had invested in their digital assets prior to the lockdown and it is paying off for many of them. However, insurers are also cognizant of the fact that not all policyholders will be able to adopt such digital means so quickly. Hence, they are prepared to handhold for such consumers.
Gradually as the lockdown is being lifted, insurers said they will stick to digital-based selling and not go back completely to earlier methods used for sale. Insurers mostly used to engage digitally with their online customers but now they are also interacting with their offline customers digitally so that the reliance on travel can be minimised for agents and customers can be on-boarded easily.
“Both on the services and sales side, we had created a bunch of digital assets that were ready even before the lockdown. On the services side, we replaced the call centres with artificial intelligence (AI)-enabled bots and 70 per cent of our servicing is being done through the bots. From a sales stand point, we gave our agents tabs where all the features were enabled and they can do an end-to-end fulfillment. All the policies we issued were 100 per cent paperless, and fully digital,” said Sourabh Chatterjee, president, Bajaj Allianz General Insurance.
The company has issued 3 million policies digitally during the lockdown period and serviced 1.5 million claims online. “We will continue with the same set of processes and not go back to paper. On the number of policies basis, around 15 per cent of business comes from online channels, which include web aggregators and websites. But from a digital standpoint, around 95 per cent of the business is done digitally,” Chatterjee added.
V Viswanand, deputy managing director (MD), Max Life Insurance, said, “Prior to the pandemic, nearly 90 per cent of our sales happened face to face and 10 per cent happened digitally through the website or through web aggregators. Now, we have developed practices that are completely paper less. So, we have a frictionless sales process. We have also incorporated a virtual sales office and recruited the same number of agents as last year, which also happened digitally.
RM Vishakha, MD & chief executive officer (CEO) Indiafirst Life Insurance, said, “We were completely digital and had also enabled device agnostic issuance of policies through web for distributors almost a year back. That really helped us to transition business during the lockdown also. We have seen increased traction on the website and are seeing more organic traffic onto the website.”
Insurers such as ICICI Prudential have adopted higher levels of digitisation across channels by opening up multiple digital avenues for renewal of premium payment and multiple channels for digital claim intimation. HDFC Life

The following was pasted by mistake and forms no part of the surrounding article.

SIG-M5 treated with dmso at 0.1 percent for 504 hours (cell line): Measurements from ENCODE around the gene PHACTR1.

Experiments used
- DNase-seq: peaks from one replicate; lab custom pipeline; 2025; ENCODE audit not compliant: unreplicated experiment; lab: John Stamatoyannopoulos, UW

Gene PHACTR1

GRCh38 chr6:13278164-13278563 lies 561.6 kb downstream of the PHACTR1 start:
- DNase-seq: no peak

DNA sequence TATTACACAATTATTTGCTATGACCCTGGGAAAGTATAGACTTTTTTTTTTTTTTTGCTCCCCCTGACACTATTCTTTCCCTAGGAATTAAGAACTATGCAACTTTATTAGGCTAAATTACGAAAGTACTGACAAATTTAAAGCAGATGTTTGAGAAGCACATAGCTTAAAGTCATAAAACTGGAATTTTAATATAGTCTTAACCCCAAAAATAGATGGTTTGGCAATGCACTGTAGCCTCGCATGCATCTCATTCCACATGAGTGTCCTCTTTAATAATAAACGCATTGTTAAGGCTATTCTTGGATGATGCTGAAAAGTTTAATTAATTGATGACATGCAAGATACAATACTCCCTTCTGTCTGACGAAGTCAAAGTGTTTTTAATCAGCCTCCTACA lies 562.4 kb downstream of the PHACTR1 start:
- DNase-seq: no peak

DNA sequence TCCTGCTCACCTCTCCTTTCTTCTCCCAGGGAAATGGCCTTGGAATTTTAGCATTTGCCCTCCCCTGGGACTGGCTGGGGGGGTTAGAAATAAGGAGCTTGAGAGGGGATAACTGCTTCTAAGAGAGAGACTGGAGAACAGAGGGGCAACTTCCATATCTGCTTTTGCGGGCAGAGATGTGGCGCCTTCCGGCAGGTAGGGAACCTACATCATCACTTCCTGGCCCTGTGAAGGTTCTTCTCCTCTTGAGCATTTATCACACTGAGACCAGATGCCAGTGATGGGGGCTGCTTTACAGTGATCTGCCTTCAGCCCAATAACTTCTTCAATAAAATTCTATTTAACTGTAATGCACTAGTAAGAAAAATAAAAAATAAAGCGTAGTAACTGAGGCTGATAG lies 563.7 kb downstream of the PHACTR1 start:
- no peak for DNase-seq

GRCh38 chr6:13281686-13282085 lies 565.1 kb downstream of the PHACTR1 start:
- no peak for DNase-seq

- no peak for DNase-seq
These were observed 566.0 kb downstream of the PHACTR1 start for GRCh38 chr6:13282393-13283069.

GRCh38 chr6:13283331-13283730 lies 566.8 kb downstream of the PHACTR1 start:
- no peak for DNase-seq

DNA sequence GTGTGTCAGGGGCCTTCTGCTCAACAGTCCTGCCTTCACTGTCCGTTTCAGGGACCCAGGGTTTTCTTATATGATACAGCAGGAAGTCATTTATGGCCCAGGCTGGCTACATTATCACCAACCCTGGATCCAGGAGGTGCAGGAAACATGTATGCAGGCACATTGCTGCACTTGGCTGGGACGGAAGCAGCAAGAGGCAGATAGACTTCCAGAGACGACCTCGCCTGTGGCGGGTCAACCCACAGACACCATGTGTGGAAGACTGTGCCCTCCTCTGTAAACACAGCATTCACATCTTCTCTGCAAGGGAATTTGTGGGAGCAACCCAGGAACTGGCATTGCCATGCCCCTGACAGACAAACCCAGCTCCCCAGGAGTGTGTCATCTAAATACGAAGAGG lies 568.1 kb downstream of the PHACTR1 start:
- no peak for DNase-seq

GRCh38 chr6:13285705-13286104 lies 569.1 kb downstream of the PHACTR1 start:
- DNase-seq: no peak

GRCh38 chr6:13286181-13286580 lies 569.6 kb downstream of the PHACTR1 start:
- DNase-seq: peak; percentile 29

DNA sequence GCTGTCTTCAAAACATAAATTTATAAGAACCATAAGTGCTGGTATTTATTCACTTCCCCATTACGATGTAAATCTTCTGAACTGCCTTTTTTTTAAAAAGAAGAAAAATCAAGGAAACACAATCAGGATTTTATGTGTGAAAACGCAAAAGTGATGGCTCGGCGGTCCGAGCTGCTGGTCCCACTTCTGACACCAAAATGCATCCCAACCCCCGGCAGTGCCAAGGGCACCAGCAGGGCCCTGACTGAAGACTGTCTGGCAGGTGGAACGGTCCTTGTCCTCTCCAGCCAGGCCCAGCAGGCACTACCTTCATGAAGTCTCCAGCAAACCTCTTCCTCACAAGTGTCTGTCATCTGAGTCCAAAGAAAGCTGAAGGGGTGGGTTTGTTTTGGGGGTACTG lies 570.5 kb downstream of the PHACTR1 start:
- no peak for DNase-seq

has accelerated digital selling through all its distribution channels, including agency, bancassurance, online and brokers. SBI Life, on the other hand, has created new processes for concluding new sales remotely by modifying the mobile application. Similarly, ICICI Lombard
has enabled its channel partners to digitally acquire, retain and service customers.
The business model of insurers is expected to change due to the pandemic, said a report by PwC on the impact of coronavirus (Covid-19) on insurance. Customers will become more distant and move to other methods such as company websites, web aggregator comparisons, and online broker sites with tele advice or distant advice from the agents. They will go through an analysis of their needs through a shared app, the report added.
Direct sales for ICICI Prudential constitute 12.6 per cent, while it was 10 per cent for Max Life. Bajaj Allianz General had 15 per cent business coming in through the online channel. The online channel for life companies
is seeing an increased demand for pure protection products while the non-life insurers have seen increased engagement and enquiries by customers for health insurance during these uncertain times.
However, despite the huge digital push, the main challenge for the insurers will be to mimic human processes through technology so that the trust on both consultative processes and transparent information can be easily digestible by buyers.
Sanjay Datta, chief — underwriting & claims — ICICI Lombard, said, “The idea is not to be short term. Earlier, the digital facilities were available but consumers were not using them but now more and consumers have started using it. Our aim is to increase the use of digital facilities as we go forward.”
“Digital is the preferred mode. We will not go back to what it was earlier. However, we will also not ignore the traditional modes,” said the chief executive of private non-life insurer.
Insurers, both life and general, have seen a dent in their business during the lockdown, with life companies
reporting a 30 per cent decline in new business premiums and non-life companies seeing a decline of 10 per cent in premiums in April and May.
For non-life insurers, experts expect a recovery in Q2 or Q3. As far as life insurers are concerned, it is expected that the present situation will be an inflection point and the demand for pure term covers will improve.